A pretty young creature who clofed the proceffion, came ambling in with so bewitching an * air, that the fteward was observed to cast à Theep's
eye upon her, and married her within a month after the death of his wife.
· N.B. Mrs. Touchwood appeared, according to fummons, but had nothing laid to her charge ;
having lived irreproachably fince the decease * of her husband, who left her a widow in the fixty.ninth year of her age. !
• I am, Sir, i&ci'
N°624. WEDNESDAY, NOVEMBER 24.
Audire, atque togam jubeo componere, quisquis
Hor, Sat, iii. lib. ii. ver. 77. Sit still, and hear, those whom proud thoughts
do swell, Those that look pale by loving coin too well ; Whom luxury corrupts.
ANKIND is divided into two parts, the busy
and the idle. The busy world may be divided into the virtuous and the vicious. The vicious again into the covetous, the ambitious, and the fensual. The idle part of mankind are in a state inferior to any one of these. All the other are engaged in the pursuit of happiness, though often misplaced, and are therefore more likely to be attentive to such means, as shall be proposed to them for that end. The idle, who are neither wise for this world nor the next, are emphatically called by Dr. Tillotson, fools at large. They propose to themselves no end, but run adrift with every wind. Advice therefore would be but thrown away upon them, since they would scarce take the pains to read it. I shall not fatigue any of this worthless tribe with a long harangue ; but will leave them with this short saying of Plato, that Labour is preferable to idleness, as brightness to ruft.
The pursuits of the active part of mankind are either in the paths of religion and virtue; or, on the other hand, in the roads to wealth, honours, or pleasure. I shall therefore compare the pursuits of avarice, ambition, and sensual delight with their opposite virtues; and shall consider which of these VOL. VIII.
principles engages men in a course of the greateft labour, suffering, and affiduity. Most men, in their cool reasonings, are willing to allow that a course of virtue will in the end be rewarded the inost amply ; but represent way to it as rugged and narrow. If therefore it can be made appear, that men struggle through as many troubles to be iniserable as they do to be happy, my readers inay perhaps be perfuaded to be good, when they find they shall lose nothing by it.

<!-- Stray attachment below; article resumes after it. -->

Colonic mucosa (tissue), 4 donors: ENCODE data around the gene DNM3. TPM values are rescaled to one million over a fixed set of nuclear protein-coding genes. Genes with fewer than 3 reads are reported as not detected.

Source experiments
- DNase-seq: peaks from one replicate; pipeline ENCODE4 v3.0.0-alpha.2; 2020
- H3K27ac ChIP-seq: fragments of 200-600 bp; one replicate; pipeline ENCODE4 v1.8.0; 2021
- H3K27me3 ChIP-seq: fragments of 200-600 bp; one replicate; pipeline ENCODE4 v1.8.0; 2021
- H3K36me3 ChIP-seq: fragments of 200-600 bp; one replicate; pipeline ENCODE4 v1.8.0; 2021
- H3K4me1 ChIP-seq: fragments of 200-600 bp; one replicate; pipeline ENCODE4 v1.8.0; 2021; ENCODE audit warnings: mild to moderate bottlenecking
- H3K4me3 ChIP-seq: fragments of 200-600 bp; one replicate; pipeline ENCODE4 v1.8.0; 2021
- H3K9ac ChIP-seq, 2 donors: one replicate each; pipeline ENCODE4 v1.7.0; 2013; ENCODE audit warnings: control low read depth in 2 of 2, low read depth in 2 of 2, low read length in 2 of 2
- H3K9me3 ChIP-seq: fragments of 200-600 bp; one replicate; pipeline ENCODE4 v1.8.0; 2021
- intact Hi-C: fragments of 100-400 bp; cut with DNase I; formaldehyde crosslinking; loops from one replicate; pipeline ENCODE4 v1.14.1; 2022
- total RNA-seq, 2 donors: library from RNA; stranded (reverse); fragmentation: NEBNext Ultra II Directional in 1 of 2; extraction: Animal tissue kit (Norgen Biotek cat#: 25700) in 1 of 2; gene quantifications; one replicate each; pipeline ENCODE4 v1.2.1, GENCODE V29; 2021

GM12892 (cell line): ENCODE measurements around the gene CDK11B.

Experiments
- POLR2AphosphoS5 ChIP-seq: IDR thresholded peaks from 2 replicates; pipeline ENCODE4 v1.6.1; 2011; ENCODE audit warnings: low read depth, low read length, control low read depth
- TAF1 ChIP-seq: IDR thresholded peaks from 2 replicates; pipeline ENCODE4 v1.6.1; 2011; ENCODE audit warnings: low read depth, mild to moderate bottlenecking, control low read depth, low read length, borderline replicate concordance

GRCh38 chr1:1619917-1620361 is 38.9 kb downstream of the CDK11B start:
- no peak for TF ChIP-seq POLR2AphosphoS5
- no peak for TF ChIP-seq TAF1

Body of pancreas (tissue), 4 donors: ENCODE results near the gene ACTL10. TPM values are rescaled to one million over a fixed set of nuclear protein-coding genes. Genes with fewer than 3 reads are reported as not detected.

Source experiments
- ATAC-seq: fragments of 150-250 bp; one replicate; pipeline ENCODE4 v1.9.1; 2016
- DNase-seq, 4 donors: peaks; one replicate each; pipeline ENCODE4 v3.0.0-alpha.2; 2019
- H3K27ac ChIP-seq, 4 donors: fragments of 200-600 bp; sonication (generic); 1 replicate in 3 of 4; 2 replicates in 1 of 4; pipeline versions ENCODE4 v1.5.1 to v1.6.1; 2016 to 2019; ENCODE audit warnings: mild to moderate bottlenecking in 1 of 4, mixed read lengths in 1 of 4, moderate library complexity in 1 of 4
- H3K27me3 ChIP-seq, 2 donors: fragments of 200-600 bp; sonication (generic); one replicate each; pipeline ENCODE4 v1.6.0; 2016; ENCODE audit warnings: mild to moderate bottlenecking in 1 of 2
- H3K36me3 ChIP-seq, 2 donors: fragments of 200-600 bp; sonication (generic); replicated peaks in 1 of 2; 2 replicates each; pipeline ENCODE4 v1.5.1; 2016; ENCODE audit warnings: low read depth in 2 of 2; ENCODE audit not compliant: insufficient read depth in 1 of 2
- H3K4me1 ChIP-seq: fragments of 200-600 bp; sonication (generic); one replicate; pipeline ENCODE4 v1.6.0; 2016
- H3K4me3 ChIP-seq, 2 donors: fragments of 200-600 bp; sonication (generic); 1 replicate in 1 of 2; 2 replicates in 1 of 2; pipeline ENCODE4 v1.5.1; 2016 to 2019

First, for Avarice. The miser is more industrious than the saint: The pains of getting, the fears of losing, and the inability of enjoying his wealth, have been the mark of fatire in all ages. Were his repentance upon his neglect of a good bargain, his forrow for being over-reached, his hope of improving a fum, and his fear of falling into want, directed to their proper objects; they would make fo
many different Christian graces and virtues. He may apply to himself a great part of St. Paul's catalogue of sufferings. In journeying often; in perils of waters, in perils of robbers, in perils among false" brethren. In weariness and painfulness, in watchings often, in hunger and thirst, in fastings often. At how much less expence might he lay up to himself treasures in heaven? Or, if I
in this place be allowed to add the saying of a great pbilosopher, he may provide such podelions, as fear neither arms, nor men, nor Jove himself,
In the second place, if we look upon the toils of ambition, in the same light as we have considered those of avarice, we shall readily own, that far less trouble is requisite to gain lasting glory, than the power and reputation of a few years ; or, in other words, we may with more eafe deferve honour, than obtain it. The ambitious man should remember Cardinal Wolsey's complaint. Had I served • God with the fame application wherewith I ferved
my King, he would not have forfaken me in my